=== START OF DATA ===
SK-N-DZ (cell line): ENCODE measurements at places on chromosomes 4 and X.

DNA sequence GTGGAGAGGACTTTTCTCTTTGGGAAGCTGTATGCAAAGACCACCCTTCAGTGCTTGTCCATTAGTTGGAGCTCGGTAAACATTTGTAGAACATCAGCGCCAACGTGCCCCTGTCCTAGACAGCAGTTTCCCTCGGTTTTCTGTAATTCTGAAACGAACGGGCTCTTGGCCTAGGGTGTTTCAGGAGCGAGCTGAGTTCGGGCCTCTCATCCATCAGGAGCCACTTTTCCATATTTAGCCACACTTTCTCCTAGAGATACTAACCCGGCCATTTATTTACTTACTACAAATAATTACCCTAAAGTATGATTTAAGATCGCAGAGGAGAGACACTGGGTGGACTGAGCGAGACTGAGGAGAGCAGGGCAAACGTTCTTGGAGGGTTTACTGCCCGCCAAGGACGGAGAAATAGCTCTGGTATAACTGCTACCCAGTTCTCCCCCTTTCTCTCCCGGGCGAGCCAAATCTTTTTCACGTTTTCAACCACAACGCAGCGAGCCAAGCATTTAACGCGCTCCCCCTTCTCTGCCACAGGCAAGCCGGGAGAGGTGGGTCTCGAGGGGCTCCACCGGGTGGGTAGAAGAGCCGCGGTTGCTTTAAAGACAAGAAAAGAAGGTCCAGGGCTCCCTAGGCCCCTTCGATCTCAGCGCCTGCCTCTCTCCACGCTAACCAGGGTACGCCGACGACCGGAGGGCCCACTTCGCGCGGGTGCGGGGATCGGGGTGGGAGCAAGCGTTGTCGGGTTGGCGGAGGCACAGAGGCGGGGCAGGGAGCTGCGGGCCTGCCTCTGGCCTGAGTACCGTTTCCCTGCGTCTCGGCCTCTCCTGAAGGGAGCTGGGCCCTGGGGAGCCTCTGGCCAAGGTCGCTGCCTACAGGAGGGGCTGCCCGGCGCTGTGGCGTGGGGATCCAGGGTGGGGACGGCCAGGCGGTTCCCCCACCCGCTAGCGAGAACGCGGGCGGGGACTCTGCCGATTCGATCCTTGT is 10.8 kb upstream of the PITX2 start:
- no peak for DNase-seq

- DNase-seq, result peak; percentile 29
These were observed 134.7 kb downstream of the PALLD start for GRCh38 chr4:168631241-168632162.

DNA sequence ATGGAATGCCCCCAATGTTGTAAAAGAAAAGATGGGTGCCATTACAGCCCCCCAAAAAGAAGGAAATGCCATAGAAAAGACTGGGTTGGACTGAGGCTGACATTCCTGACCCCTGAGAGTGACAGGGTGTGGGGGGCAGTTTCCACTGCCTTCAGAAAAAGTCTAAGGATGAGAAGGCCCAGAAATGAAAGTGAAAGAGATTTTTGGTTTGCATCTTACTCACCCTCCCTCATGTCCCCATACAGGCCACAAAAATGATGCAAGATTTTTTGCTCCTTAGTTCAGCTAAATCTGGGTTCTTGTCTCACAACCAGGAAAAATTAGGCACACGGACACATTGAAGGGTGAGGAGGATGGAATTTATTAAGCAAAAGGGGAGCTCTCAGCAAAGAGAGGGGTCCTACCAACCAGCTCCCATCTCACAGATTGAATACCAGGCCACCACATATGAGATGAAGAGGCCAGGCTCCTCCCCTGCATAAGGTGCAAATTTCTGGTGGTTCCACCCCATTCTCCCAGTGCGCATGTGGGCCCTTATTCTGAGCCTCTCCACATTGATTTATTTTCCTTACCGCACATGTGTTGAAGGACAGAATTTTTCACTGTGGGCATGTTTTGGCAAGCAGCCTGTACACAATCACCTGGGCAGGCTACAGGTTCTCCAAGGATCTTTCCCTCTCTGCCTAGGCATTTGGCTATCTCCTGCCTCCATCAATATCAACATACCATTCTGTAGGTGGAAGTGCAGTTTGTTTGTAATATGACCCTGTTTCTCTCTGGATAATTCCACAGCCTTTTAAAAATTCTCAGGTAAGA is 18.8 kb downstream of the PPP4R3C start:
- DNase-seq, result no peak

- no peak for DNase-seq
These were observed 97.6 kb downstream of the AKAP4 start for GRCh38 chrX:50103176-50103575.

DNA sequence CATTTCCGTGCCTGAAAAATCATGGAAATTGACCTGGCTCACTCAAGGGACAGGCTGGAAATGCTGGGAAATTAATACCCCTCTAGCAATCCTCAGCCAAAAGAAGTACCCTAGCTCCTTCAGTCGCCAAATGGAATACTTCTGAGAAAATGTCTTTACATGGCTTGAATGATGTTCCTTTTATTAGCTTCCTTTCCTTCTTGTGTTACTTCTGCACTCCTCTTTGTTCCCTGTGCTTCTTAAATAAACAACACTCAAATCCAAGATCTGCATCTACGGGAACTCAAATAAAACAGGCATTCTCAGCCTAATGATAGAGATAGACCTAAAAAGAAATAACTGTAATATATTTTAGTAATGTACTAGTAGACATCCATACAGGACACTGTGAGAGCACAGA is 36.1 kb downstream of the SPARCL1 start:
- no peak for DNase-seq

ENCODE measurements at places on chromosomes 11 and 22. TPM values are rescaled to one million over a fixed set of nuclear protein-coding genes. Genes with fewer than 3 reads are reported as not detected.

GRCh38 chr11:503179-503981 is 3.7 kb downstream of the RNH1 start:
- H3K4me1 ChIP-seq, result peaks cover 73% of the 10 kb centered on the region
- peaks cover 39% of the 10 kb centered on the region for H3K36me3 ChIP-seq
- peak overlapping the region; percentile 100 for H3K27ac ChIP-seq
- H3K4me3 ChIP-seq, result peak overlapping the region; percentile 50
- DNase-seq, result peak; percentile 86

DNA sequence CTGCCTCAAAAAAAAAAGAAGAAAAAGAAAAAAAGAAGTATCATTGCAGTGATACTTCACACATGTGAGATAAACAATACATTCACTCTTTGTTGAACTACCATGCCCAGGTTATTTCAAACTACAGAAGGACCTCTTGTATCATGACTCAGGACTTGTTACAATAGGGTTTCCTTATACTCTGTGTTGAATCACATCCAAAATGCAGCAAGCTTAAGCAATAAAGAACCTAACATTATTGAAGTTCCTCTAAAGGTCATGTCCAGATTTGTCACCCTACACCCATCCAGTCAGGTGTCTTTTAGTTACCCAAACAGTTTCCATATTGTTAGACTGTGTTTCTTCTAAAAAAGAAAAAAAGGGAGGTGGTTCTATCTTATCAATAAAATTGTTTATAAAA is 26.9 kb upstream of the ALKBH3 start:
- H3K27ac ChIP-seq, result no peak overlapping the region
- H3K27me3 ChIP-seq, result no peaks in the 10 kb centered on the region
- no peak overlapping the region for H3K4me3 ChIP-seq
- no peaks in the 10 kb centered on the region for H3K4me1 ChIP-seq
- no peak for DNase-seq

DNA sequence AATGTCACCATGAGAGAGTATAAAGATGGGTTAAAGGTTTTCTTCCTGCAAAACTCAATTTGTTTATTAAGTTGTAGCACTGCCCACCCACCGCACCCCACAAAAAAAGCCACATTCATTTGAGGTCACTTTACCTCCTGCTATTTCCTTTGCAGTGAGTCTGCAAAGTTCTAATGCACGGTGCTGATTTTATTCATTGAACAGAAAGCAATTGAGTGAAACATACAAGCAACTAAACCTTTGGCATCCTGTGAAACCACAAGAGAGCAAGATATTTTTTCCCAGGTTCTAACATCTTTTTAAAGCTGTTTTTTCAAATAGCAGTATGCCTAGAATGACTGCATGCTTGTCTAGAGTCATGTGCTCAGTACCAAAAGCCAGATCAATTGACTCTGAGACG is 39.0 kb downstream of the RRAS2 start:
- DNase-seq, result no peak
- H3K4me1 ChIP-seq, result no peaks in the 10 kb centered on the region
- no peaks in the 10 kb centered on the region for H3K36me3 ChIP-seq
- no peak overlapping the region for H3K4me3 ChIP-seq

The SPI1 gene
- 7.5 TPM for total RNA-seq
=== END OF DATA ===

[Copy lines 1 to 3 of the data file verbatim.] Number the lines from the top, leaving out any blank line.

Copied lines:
SK-N-DZ (cell line): ENCODE measurements at places on chromosomes 4 and X.

DNA sequence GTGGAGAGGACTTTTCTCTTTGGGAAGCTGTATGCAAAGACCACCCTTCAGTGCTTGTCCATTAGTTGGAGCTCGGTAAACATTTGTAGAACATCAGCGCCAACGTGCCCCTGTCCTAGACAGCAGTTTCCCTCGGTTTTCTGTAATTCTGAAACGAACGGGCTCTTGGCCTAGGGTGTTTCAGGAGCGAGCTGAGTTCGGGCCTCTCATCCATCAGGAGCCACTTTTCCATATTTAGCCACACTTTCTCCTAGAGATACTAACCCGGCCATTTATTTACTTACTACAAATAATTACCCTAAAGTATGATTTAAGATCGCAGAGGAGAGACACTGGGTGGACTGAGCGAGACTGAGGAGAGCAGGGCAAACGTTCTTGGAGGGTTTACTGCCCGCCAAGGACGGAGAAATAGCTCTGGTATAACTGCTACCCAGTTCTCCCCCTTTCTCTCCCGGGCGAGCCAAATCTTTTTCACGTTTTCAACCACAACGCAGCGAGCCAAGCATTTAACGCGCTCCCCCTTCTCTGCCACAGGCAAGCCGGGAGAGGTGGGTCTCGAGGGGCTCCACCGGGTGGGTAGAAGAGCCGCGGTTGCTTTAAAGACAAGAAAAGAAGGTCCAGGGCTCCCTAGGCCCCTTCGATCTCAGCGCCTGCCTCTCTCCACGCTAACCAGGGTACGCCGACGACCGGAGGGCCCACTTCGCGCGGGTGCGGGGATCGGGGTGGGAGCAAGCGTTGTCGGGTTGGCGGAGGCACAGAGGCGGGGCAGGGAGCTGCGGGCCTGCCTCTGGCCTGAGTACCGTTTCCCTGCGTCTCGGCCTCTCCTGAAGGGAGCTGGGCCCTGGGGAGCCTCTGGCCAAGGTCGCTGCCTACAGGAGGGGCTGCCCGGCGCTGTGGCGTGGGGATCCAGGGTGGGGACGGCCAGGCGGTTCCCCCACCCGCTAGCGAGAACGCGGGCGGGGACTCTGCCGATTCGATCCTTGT is 10.8 kb upstream of the PITX2 start:
- no peak for DNase-seq